In September 1842 a young man called William Howard went to the army recruiting depot at Coventry, hoping to join the 35th Infantry Regiment. As is usual on these occasions, he was examined by the medical officer, one Dr Macann. The good doctor had a surprise in store, as he later reported to the Provincial Medical Journal and Retrospect of the Medical Sciences:
On looking at him in a state of nudity, as is usual on such occasions, my attention was at once attracted by the appearance of the scrotum, which seemed fuller and larger on the right side than on the left. A minute examination of the part was in consequence made, and the following facts, carefully ascertained, were noted down upon the spot:-
The scrotum was not at all pendulous, but drawn up and corrugated as in a healthy man, so that the difference in size and form between the two sides was very striking. On applying the hand to the part, one testicle was found in its proper place on the left side of the raphé.
The scrotal raphe, also known as the scrotal septum, is a layer of tissue which divides the scrotum into two compartments.
In size and form and feeling, also, this testicle was perfectly natural, and may be considered, therefore, as a standard wherewith to compare the others. On the right side of the raphé, and on the same level as the former, another testicle was found, in all respects perfectly natural, and similar to that on the left side; and of which, therefore, it may be considered as the proper counterpart. So far all was perfectly regular; but on this side of the scrotum also (the right), another body was now felt, so similar to the other two just noticed, in size, in form, in feeling, and in consistence, as to leave no doubt of its being a third testicle.
This body was situated within the scrotum, between the groin and the proper testicle of this side, with which, however, it did not seem to be in immediate contact, but to be suspended, as it were, by a shorter cord, or hung up in a separate sac; in fact, it seemed as if it had dropped from the abdomen after the other, but had not been permitted to fall so low in the scrotum as. to touch it. In consequence of this arrangement the lower testicle was not at all pressed upon by the upper.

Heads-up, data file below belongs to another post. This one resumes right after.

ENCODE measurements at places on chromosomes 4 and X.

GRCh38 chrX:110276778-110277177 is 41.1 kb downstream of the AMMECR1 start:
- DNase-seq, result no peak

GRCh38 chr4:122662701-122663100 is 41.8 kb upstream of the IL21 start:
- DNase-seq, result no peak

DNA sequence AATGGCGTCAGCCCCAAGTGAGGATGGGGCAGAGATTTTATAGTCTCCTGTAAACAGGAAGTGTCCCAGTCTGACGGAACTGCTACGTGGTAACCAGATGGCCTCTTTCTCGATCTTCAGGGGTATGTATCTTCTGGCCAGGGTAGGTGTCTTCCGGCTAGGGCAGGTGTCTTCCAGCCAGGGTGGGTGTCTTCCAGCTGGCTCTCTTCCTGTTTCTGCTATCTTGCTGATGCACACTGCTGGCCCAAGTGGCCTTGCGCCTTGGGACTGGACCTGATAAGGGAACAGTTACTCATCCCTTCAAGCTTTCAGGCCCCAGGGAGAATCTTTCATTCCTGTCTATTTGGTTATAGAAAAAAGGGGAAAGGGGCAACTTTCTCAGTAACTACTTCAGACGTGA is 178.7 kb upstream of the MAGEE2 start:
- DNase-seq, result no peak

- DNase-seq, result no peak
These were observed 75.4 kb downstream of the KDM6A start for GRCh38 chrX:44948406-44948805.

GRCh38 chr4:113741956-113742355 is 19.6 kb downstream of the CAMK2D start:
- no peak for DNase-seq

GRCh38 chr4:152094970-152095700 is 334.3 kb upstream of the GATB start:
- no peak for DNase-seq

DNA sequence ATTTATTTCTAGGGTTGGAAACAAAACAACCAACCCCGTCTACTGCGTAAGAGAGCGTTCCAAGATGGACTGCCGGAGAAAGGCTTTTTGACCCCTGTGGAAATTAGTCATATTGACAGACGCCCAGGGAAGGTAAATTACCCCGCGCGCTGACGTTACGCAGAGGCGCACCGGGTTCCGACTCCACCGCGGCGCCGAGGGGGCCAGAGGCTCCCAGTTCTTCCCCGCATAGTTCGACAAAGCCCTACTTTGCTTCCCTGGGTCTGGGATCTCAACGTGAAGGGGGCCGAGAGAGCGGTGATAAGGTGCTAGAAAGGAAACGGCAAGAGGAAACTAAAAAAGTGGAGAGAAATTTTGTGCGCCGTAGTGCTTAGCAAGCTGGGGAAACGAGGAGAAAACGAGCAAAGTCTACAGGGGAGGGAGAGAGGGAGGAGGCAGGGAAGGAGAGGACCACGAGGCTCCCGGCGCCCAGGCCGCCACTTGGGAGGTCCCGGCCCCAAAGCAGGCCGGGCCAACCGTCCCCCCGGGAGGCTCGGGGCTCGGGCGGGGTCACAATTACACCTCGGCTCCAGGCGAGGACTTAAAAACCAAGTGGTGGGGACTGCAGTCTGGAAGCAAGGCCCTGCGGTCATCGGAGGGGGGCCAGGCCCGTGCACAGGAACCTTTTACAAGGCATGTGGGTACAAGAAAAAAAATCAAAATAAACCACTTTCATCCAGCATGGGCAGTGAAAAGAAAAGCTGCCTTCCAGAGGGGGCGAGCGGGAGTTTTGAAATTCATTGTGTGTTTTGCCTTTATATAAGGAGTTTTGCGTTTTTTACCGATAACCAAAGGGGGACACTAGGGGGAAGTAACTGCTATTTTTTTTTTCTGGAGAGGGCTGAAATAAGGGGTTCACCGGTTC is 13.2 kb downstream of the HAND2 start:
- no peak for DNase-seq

Dr Macann was at first concerned that this extra appendage might in some way compromise the man’s virility; but not a bit of it:
The penis was well formed, and all the parts were fully developed, extremely dark, and well furnished with black hair; in fact, there was about the man every indication of vigor and efficiency so far as the parts of generation were concerned, and in all other respects he presented the appearance of a strong, active, well made man; his height was sixty-nine inches, and the circumference of his chest thirty-five. He was himself perfectly aware of the existence of the third testicle, which had occupied, he said, its present situation as long as he could remember, and had never caused him any inconvenience.
Confused, Dr Macann asked a colleague to check that he hadn’t – as it were – missed anything.
At this examination every particular of the foregoing detail was investigated anew and fully confirmed, and the conviction was thus, I may say, forced upon our minds, that we had before us the singular spectacle of a man with three testicles.
This remark gives me a vivid mental picture of the two Victorian surgeons standing scratching their heads in bewilderment.
It only remains for me to add that the man was rejected as a soldier, in consequence of bearing upon his person marks of leeches and cupping; which, together with his general appearance, led to the suspicion that he was a deserter from the service; this, however, he denied, and, in the absence of more direct proof, he could not be detained.
Seems a bit harsh. That was not quite the end of the matter, however. A few weeks later the Journal received a letter from a Dr Prankerd. We must assume it wasn’t a practical joke, despite his name:
I have a patient in every respect like the man mentioned by Dr. Macann; but the supernumerary testicle is situated on the opposite side. On the right side of the raphe there is a testicle of normal size; on the left are two bodies, or testicles, as they may be termed, nearly equal in size, but neither quite as large as the regular testicle. The history of the case is this: whilst a very young child a nursemaid had, in play, crushed the testicle with a pair of tongs…
What sort of game involves crushing small boys’ testicles with a pair of tongs? It doesn’t sound much fun to me.
…and on recovery from the injury it was found that the testicle was divided, and has ever remained so since; gradually increasing in bulk with the growth of the person, who is an athletic man, the father of a fine family of children.
Unlike some of the cases documented on this blog, the doctors’ findings are entirely consistent with the modern state of medical knowledge. Both men probably had a condition called polyorchidism, in which an individual has three or more testicles. It is so rare that fewer than 200 cases have been documented in the literature. Nevertheless, there have been several reported in the last few years, including one teenager who was found to have no fewer than four testicles.